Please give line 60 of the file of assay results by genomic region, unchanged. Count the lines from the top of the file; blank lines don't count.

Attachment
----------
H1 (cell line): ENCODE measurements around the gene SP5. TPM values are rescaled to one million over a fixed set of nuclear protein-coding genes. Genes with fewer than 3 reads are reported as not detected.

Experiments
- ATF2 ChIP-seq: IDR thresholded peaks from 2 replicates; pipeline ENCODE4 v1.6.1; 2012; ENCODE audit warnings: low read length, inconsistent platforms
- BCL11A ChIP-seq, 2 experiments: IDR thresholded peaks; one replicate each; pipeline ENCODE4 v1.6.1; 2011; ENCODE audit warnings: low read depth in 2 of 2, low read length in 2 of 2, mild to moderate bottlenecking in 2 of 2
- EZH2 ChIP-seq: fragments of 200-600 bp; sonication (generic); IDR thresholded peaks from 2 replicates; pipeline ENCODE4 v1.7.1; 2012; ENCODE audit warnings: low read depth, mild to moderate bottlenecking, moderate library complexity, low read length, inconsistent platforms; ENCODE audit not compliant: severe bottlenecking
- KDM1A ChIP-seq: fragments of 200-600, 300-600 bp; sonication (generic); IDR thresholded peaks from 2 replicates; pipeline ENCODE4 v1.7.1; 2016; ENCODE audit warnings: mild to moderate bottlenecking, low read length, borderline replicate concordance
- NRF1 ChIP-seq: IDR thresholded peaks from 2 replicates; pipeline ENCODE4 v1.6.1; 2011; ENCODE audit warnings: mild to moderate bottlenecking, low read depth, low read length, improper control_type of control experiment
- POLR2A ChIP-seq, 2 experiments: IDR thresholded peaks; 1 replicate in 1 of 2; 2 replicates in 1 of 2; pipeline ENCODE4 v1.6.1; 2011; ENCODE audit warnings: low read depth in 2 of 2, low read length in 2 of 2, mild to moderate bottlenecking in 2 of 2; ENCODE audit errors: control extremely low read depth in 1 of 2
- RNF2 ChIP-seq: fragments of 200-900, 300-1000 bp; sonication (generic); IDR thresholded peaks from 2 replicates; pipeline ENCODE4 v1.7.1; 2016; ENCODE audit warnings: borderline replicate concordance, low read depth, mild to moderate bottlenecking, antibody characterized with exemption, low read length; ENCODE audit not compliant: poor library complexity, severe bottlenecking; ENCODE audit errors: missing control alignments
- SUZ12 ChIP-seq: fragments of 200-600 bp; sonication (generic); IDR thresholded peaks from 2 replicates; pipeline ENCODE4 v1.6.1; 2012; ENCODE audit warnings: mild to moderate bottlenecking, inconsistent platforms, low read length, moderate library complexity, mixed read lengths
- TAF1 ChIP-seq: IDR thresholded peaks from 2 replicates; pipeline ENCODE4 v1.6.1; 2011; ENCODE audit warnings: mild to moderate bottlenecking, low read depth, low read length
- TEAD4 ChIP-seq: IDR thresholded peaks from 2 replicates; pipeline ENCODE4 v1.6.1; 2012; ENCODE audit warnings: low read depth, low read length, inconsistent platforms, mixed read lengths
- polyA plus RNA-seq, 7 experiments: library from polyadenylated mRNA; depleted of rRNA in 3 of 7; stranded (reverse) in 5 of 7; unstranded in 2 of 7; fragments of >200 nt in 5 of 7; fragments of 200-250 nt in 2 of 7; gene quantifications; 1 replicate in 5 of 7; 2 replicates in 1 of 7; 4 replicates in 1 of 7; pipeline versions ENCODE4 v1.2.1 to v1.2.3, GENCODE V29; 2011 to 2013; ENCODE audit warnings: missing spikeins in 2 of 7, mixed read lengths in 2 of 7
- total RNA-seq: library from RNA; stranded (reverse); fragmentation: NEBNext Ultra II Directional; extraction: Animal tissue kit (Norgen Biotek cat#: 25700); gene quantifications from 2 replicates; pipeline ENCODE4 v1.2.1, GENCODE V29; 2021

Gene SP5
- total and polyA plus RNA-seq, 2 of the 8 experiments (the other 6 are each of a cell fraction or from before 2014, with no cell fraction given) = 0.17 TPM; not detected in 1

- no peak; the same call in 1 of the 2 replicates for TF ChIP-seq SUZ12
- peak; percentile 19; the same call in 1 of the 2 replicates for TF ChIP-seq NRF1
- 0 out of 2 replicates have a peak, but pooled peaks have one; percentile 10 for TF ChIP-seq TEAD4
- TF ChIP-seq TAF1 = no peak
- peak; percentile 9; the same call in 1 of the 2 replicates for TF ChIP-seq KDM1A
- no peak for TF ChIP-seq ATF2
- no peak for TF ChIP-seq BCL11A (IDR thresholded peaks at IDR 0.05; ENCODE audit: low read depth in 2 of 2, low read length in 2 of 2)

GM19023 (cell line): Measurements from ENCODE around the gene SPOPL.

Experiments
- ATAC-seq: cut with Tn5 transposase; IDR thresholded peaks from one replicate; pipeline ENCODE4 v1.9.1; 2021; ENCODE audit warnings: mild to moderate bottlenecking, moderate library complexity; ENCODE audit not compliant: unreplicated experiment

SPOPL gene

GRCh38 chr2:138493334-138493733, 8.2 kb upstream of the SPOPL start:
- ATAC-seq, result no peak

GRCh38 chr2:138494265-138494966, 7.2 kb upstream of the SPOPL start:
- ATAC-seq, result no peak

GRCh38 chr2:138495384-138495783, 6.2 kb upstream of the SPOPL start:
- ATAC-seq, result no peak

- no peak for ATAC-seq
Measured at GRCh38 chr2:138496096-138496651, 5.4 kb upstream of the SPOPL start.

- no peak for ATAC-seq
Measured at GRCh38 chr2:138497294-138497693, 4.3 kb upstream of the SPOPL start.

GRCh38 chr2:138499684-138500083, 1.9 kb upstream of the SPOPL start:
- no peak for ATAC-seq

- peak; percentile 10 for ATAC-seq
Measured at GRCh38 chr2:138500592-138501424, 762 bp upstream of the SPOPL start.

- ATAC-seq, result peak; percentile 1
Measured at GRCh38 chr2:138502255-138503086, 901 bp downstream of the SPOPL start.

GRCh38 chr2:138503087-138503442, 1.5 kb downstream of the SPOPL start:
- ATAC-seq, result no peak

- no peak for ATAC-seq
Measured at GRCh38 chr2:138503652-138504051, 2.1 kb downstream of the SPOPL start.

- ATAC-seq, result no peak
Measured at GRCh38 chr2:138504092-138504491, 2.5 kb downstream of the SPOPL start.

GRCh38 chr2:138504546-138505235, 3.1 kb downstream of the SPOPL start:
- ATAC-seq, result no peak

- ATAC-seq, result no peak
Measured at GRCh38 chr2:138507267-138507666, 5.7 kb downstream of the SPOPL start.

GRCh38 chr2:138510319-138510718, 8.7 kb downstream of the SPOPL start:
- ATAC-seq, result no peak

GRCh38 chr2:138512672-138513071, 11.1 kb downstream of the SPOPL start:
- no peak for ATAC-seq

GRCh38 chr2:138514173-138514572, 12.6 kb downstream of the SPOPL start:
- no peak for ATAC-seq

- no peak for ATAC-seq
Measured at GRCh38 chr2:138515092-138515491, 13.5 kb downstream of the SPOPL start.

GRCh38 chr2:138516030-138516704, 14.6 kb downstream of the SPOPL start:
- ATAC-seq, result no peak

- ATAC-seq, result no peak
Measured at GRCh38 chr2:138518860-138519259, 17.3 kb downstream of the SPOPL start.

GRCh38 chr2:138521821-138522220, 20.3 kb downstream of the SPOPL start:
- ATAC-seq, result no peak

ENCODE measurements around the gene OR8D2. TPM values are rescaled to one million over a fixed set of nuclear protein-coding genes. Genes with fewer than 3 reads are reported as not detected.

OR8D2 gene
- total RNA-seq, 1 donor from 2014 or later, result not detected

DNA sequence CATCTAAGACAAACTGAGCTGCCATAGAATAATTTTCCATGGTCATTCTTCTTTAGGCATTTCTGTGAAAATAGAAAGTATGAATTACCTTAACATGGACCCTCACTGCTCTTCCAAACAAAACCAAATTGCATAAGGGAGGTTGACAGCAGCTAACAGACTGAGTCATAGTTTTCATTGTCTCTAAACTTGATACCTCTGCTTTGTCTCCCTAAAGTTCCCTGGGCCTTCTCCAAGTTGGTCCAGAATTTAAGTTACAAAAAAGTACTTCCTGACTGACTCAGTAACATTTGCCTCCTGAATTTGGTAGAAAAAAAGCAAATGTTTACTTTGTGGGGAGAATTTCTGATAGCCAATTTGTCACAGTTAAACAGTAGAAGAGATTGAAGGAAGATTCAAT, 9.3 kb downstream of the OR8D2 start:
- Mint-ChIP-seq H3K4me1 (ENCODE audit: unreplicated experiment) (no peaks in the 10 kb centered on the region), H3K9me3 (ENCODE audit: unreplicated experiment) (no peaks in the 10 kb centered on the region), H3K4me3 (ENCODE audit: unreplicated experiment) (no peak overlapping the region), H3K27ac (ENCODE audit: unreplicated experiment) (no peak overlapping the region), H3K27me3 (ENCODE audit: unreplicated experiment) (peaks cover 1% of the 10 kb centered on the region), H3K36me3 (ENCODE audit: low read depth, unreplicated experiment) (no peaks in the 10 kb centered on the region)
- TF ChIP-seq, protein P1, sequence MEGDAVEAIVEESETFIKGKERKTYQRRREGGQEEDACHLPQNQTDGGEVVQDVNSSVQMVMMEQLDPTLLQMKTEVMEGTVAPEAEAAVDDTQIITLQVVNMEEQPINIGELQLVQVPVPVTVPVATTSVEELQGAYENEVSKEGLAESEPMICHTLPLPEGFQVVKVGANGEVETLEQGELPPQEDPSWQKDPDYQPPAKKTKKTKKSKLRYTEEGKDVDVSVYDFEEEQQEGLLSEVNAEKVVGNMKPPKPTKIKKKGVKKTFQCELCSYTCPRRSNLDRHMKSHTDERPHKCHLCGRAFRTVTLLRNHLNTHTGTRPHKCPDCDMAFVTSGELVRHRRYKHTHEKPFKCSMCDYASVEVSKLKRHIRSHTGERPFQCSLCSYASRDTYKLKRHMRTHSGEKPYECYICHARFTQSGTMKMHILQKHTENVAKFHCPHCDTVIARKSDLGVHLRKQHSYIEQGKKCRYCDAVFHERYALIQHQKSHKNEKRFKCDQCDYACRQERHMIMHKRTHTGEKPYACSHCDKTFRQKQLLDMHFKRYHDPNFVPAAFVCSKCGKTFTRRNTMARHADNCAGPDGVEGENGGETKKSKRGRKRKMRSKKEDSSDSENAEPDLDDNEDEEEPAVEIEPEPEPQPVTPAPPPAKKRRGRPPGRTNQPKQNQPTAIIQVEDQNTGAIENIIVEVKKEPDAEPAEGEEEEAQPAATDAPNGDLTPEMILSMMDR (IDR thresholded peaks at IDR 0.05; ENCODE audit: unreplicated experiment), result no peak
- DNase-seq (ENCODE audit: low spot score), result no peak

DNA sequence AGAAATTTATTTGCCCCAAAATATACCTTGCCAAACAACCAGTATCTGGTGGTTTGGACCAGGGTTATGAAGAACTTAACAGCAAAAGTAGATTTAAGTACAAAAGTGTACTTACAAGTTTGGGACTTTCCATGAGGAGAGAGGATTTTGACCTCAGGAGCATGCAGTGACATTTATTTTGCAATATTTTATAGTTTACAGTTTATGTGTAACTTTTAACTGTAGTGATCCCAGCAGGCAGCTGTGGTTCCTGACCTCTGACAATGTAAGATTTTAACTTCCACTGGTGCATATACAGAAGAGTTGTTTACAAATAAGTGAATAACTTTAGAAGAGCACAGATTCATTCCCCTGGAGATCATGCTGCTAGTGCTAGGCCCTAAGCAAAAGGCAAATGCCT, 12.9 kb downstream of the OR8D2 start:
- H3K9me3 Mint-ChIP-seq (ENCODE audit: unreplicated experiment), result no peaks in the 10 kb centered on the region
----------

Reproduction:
- no peak for ATAC-seq